States Experimenting – How Many Dollars Per COVID Death? Risking a 200-Foot Sneeze, a Real 14-Foot Infection, and Inadequate Testing
WASHINGTON, D.C. (MAY 4, 2020) - Although many in the media are suggesting that we will soon learn whether or not the loosening of travel restrictions in almost three dozen states will result in more COVID-19 deaths, that's not the issue nor the answer experts are really seeking, although these life-and-death experiments will raise real questions which are even more important, says public interest law professor John Banzhaf.
Loosing The Stay-At-Home Requirements
Virtually everyone, including those advocating for loosing the stay-at-home requirements, recognizes that reducing state restrictions will result in some increase in the spread of the coronavirus, and therefore a corresponding increase in the number of people with COVID-19 and the resulting deaths, because the virus is highly contagious. Indeed, even if people do strictly maintain the recommended 6 feet of social distancing, the deadly virus will spread.
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Despite conventional wisdom and medical advice that maintaining a separation of 6 feet is sufficient to prevent transmission of the coronavirus, reliable reports from a restaurant in China show that one infected diner was able - in a real life actual situation and not a model or projection - to transmit the virus, and the deadly COVID-19, to another diner some 4.5 meters [14.7 feet] away during the brief time it took to eat a meal.
Moreover, studies at MIT have shown that germs in a sneeze can travel some 200 feet, and another study suggests that a single passenger on an airplane with COVID-19 can infect more than a dozen other passengers several rows in front as well as behind him, despite the state-of-the-art HVAC systems on modern airplanes.
States Experimenting: How Much Will The Virus Spread?
The real question in these experiments in different states, says Banzhaf, is how much the virus will spread as each of separate restrictions is lifted or at least lessened, and in various states with different population densities and cultures.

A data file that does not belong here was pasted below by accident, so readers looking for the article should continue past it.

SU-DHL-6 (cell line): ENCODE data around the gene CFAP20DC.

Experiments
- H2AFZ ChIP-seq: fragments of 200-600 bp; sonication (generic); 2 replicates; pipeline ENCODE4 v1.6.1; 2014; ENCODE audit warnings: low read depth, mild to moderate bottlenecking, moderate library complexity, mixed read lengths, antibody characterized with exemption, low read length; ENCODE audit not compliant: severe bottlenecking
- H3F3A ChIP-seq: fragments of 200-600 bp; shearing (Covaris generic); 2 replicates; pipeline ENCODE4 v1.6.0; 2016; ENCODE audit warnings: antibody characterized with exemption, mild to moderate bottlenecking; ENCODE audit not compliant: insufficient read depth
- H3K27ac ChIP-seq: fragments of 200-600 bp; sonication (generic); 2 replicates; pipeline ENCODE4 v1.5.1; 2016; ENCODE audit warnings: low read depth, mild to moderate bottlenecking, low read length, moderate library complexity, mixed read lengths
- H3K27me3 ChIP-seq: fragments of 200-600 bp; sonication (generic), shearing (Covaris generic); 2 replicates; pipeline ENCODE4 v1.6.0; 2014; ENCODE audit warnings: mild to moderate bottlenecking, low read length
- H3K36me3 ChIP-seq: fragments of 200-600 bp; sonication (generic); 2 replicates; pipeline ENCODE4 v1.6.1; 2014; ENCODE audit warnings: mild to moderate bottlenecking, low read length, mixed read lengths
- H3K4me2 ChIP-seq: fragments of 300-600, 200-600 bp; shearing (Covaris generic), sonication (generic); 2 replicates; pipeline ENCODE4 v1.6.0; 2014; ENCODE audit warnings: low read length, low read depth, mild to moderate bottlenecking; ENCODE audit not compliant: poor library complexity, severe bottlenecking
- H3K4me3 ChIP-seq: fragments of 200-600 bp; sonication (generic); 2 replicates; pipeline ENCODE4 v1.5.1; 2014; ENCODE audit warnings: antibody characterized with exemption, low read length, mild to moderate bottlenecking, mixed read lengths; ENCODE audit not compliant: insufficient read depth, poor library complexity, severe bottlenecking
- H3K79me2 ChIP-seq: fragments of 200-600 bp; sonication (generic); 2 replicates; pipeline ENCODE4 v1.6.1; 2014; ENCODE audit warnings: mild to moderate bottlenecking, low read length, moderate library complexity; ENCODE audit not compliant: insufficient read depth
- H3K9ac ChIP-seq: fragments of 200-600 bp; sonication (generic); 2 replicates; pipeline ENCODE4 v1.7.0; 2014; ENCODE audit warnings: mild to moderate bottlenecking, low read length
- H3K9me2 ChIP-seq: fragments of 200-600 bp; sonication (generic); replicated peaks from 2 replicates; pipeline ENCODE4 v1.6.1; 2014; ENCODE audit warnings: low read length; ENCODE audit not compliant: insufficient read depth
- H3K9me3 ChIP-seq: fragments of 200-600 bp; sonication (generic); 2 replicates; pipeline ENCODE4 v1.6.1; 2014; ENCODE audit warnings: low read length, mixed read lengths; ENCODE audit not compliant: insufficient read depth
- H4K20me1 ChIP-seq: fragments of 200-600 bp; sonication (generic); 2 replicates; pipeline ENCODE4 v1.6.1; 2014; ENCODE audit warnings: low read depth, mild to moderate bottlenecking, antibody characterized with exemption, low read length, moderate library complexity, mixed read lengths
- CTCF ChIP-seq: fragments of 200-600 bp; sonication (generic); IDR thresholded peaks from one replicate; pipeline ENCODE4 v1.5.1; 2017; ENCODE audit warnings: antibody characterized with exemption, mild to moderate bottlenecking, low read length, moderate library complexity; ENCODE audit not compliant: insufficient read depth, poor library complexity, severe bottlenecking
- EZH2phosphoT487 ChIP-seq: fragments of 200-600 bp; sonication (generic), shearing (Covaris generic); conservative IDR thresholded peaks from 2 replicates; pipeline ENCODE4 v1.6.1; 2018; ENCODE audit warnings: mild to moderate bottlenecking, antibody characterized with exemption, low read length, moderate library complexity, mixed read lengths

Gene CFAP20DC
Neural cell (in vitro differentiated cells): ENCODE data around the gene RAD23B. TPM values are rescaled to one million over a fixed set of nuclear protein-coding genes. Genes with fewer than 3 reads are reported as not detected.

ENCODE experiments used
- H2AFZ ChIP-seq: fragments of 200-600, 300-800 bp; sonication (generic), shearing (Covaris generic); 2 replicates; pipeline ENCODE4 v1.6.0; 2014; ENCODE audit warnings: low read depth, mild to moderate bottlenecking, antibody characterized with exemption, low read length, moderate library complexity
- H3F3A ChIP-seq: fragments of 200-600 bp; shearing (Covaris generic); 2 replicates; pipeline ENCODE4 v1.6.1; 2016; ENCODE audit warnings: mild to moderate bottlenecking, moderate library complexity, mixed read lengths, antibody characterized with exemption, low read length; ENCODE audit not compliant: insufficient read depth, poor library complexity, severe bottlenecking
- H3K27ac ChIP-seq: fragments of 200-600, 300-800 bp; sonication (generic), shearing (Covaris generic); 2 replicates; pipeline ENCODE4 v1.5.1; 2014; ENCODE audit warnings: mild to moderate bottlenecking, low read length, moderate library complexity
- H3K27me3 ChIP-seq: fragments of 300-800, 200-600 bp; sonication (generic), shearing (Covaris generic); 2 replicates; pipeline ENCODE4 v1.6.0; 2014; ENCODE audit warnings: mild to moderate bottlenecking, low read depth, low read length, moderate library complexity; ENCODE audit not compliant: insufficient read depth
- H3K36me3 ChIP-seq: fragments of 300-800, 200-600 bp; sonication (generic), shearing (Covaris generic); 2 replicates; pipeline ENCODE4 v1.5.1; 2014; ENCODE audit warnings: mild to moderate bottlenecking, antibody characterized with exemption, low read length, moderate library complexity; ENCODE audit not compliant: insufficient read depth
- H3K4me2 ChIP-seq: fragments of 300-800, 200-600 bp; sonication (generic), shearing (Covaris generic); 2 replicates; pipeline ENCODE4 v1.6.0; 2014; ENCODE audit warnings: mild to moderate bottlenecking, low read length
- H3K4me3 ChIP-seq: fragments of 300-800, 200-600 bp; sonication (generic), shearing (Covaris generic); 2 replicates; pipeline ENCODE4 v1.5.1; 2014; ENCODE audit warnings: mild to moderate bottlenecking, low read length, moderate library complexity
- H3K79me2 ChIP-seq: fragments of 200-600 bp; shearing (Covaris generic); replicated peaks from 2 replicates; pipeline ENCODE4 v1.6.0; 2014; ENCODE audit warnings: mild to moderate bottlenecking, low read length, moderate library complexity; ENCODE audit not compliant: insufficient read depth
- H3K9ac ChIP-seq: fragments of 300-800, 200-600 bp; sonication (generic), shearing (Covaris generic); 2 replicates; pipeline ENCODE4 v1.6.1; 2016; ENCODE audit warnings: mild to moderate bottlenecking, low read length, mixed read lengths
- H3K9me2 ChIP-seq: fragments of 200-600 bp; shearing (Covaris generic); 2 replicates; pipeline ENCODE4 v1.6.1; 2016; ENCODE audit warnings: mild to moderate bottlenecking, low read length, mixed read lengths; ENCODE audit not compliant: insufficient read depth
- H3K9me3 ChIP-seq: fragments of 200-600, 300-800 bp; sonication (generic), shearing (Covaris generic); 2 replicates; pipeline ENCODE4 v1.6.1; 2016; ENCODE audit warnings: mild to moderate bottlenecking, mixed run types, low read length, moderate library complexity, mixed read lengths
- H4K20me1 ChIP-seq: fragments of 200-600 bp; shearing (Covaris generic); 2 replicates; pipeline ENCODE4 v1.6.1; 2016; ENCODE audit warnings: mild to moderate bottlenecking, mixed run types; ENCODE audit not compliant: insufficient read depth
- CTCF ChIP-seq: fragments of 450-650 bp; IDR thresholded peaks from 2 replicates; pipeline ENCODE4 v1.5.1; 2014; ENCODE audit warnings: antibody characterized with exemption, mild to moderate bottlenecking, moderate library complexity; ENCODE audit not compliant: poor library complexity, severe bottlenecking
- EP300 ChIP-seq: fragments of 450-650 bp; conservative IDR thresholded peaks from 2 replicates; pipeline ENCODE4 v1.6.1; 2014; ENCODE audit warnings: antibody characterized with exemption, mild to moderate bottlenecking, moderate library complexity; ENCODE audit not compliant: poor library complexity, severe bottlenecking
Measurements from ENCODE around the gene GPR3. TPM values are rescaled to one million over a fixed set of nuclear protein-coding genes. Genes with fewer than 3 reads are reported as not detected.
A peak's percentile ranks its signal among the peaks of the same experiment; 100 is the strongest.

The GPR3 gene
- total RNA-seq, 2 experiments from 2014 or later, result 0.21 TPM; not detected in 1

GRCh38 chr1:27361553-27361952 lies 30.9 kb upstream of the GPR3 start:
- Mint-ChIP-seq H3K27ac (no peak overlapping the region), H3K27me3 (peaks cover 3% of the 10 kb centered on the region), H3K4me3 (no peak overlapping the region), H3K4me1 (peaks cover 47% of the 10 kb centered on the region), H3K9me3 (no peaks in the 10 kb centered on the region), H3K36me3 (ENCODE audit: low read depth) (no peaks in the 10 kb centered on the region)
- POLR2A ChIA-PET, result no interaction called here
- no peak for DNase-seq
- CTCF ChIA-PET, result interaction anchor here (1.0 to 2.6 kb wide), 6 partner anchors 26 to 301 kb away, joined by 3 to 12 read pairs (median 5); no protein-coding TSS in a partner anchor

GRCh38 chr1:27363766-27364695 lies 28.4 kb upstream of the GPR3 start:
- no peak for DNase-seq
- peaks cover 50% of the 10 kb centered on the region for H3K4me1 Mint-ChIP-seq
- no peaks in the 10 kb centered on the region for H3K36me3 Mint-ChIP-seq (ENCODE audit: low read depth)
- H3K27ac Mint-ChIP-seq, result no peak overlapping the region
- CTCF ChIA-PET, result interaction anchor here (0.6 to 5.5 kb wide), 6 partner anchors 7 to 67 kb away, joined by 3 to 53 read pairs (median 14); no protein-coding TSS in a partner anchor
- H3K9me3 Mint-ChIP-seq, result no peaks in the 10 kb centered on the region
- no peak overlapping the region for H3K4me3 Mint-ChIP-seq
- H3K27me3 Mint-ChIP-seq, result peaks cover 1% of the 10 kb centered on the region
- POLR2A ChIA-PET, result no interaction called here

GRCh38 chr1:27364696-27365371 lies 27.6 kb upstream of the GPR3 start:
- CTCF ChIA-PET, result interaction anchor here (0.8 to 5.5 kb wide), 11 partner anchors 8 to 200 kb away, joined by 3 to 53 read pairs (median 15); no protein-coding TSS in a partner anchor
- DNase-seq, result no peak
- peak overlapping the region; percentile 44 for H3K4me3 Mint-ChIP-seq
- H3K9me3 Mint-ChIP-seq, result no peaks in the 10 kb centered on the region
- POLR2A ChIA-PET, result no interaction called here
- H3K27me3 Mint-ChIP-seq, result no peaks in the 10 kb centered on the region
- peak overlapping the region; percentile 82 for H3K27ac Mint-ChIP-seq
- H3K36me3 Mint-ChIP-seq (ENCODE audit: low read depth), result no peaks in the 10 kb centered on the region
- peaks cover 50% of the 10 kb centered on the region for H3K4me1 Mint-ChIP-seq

Fortunately, our federal-state form of government should make it possible to obtain reasonably precise and granulated data on the effects quickly, says Banzhaf, who is also mathematician and game theorist, an engineer and inventor, a political scientist and public health activist, and a statistician and creator of the "Banzhaf Index."
Here the different states are able to act largely independently in their approach to the virus, in what Supreme Court Justice Louis Brandies called "Laboratories of Democracy," praising how under our federal-state form of government, a "state may, if its citizens choose, serve as a laboratory; and try novel social and economic experiments without risk to the rest of the country."
Any increase resulting from the changes in travel restrictions should show up quickly in hard reliable data, including the number of hospital admissions of confirmed COVID-19 cases, and the number of COVID-19 patients put on ventilators. Then we will probably see an increase in the number of COVID-19 deaths within a week or two; a lagging indicator because there is a lag in time between when COVID-19 patients first became infected, and when some of them die.
Handling COVID-19 Cases
Naturally we want to assure that the number of COVID-19 cases do not overwhelm the capacity of the local health care system to handle the increased number of admissions - e.g., there should be enough isolation beds, ventilators, PPEs, etc. - and there must always be a margin or reserve since we never want hospitals to operate on the knife edge between just extremely busy and totally overwhelmed.
But, beyond that, what other limits are there, or should there be, on the increased number of COVID admissions and deaths resulting for a relaxation of a specific restriction?